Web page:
Sandy Keathley and Ben Kinnebrew of Bellingham were not looking to open K&K Industries in 2004. The small business found them.
Keathley was working as an accountant at Western Washington University in the college of education. Her husband was working for a Canadian firm that had a metal fabrication shop in Ferndale, north of Bellingham.
It offered the only laser metal cutting between Vancouver, B.C. and Seattle. When the Canadians closed the shop and moved the operation across the border, Keathley and Kinnebrew decided to buy a metal-cutting machine.
“It didn’t happen overnight,” said Keathley. “Between March and September of 2004 we operated out of our house. Ben would job-out the work, taking orders for laser cutting to be done in Seattle,” she said.
Keathley was keeping the books. At the same time she was meeting with a Small Business Development Center (SBDC) counselor at Western Washington University, which hosts an office for the Washington Small Business Development Center network.
The SBDC office in Bellingham is part of the WSBDC network of 34 advisers, counseling at 24 different locations. The service is partially funded by the SBA and Washington State University, along with other public and private entities throughout the state, and offers free, confidential, one-on-one business advising and classroom training.
Coincidentally, Keathley had worked for the SBDC office as a graduate student while finishing her MBA. She helped others with their businessplans; now she was working on her own plan that would justify buying a half-million-dollar piece of equipment with an SBA-guaranteed loan through a local bank.
“One of the first things I did was call the SBDC and set up monthly meetings,” Keathley said.
Despite her own knowledge and background, having the assistance of the SBDC was reassuring.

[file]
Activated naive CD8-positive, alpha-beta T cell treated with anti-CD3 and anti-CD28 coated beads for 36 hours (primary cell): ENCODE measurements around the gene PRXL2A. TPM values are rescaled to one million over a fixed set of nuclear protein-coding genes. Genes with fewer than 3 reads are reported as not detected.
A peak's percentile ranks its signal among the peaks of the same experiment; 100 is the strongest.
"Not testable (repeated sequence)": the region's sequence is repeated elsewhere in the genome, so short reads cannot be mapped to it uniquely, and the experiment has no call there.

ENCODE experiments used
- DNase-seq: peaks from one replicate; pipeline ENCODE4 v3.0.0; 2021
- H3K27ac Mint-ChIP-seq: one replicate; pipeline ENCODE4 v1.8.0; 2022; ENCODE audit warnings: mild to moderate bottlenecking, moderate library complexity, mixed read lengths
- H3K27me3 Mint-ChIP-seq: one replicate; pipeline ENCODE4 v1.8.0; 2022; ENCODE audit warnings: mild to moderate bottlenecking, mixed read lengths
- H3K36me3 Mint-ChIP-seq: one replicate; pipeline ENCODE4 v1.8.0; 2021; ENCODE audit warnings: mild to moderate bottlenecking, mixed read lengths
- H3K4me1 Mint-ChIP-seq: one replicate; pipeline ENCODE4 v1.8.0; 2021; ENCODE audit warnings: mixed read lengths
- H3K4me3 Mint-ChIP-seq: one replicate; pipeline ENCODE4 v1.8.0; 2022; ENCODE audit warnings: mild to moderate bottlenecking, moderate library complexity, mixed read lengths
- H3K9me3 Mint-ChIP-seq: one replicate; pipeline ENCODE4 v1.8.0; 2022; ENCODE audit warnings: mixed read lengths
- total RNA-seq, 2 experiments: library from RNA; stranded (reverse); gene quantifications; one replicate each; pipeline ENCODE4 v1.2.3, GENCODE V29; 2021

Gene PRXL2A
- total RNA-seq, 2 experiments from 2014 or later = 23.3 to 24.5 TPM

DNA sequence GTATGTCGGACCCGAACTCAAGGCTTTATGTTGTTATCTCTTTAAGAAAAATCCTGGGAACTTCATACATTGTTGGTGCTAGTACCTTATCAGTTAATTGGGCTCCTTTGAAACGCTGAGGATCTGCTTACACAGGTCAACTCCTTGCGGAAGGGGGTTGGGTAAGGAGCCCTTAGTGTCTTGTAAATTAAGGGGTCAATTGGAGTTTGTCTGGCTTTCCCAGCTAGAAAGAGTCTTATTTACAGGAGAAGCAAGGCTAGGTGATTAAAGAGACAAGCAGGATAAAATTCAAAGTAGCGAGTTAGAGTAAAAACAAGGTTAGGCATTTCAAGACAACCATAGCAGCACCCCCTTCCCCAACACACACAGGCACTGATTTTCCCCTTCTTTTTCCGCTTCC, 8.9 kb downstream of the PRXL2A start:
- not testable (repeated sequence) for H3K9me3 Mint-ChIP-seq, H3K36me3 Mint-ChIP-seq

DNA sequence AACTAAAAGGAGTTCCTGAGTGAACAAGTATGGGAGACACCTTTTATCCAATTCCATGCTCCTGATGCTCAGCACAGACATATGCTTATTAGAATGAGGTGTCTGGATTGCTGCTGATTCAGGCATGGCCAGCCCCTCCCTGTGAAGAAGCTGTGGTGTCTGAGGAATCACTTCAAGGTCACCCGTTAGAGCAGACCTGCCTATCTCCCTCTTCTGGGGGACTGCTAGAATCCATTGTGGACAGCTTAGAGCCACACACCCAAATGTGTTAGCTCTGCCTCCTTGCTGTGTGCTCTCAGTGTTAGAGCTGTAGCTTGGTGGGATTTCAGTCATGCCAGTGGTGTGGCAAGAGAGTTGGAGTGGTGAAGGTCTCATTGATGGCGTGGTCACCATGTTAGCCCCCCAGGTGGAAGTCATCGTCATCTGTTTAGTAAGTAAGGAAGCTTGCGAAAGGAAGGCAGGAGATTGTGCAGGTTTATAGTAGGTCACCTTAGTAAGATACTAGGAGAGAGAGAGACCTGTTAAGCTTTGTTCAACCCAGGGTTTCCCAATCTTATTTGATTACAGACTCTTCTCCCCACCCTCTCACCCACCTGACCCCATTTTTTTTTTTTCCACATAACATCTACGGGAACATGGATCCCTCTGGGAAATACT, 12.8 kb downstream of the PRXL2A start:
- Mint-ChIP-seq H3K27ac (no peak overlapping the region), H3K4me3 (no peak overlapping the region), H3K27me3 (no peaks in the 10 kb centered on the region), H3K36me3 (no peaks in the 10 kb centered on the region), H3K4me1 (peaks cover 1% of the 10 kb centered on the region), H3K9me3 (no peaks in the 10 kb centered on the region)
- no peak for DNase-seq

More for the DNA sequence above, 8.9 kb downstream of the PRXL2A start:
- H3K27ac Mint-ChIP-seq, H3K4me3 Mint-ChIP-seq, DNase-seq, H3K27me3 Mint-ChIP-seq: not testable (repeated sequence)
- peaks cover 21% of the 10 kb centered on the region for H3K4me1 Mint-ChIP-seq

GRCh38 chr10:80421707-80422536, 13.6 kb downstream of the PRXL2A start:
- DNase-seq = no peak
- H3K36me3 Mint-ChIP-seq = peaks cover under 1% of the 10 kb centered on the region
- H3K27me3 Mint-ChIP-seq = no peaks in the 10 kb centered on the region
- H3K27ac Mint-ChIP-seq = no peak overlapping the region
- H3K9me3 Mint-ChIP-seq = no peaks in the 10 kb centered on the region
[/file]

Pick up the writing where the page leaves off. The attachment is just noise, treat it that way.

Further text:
“I wasn’t used to such big numbers,” she said, or the notion that everything the couple had worked for up to that point was on the line – including their house, pledged as security for the loan.
“It was a leap of faith,” she said, although a calculated one.
“Ben and I are a good combination,” Keathley said of her husband for 23 years.
“He knows metals,” having started work as a welder when he was 19, eventually becoming general manager of the Canadian operations in both Richmond B.C. and the Ferndale Washington operation that was shutdown.
“I had an MBA, worked at the SBDC office and knew accounting.”
Plus, she had entrepreneurialism in her blood: in the mid-1950s, her father built a lodge in Alaska near Anchorage at Portage Glacier. Portage Glacier Lodge was built with financing from the SBA, making her a second-generation SBA borrower.
Everyone worked at the family-owned and operated business, serving busloads of tourists on the way to view the glaciers.
“As an eight-year-old youngster, I would stand at the door so long greeting people and waiting tables, my feet would hurt” at the end of the day, she said.
“At the time I really resented it, because my friends would go to summer camp and I would be waiting tables. But that experience served me so well, learning about customer service and employees. Between that and the SBDC, I became the boss I had always wanted.”
The business kept growing, and by 2007 the couple knew they needed more space. At first they planned to build a new building, but after investing a year and a half and $150,000 on plans, surveys and plat/application costs, they gave up on building; as the permitting process was too long and cumbersome.
But as it had many times before, serendipity struck again for K&K Industries and the couple found “the perfect building.” She said when she saw it, it reminded her of the house her dad built in the style of Frank Lloyd Wright.
It turned out the building’s architect went to the Frank Lloyd Wright School of Architecture. The business was on a roll.